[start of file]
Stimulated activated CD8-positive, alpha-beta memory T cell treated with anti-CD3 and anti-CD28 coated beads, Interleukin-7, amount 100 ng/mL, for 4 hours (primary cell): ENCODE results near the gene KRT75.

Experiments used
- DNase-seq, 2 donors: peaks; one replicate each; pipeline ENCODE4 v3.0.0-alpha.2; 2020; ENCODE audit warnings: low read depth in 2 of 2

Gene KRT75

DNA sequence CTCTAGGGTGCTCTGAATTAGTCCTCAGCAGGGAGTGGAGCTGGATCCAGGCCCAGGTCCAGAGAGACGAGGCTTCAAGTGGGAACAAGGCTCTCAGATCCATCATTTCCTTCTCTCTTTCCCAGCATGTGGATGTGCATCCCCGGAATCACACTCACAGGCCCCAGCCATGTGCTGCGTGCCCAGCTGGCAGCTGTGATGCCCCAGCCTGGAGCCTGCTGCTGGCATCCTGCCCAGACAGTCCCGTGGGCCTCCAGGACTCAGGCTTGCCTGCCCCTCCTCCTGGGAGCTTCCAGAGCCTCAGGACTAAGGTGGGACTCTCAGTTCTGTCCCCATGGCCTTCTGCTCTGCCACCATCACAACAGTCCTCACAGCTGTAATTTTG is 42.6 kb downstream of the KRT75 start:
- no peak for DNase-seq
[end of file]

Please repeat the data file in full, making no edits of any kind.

Stimulated activated CD8-positive, alpha-beta memory T cell treated with anti-CD3 and anti-CD28 coated beads, Interleukin-7, amount 100 ng/mL, for 4 hours (primary cell): ENCODE results near the gene KRT75.

Experiments used
- DNase-seq, 2 donors: peaks; one replicate each; pipeline ENCODE4 v3.0.0-alpha.2; 2020; ENCODE audit warnings: low read depth in 2 of 2

Gene KRT75

DNA sequence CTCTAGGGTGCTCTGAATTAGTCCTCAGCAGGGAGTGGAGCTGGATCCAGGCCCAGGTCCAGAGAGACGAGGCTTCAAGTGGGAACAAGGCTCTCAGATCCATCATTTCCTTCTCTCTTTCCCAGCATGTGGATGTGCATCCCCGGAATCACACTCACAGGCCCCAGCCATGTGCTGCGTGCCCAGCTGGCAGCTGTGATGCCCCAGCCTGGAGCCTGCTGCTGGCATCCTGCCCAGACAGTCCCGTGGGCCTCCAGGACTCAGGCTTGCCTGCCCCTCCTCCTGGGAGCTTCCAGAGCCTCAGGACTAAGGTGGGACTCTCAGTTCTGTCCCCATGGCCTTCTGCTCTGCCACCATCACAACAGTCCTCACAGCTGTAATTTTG is 42.6 kb downstream of the KRT75 start:
- no peak for DNase-seq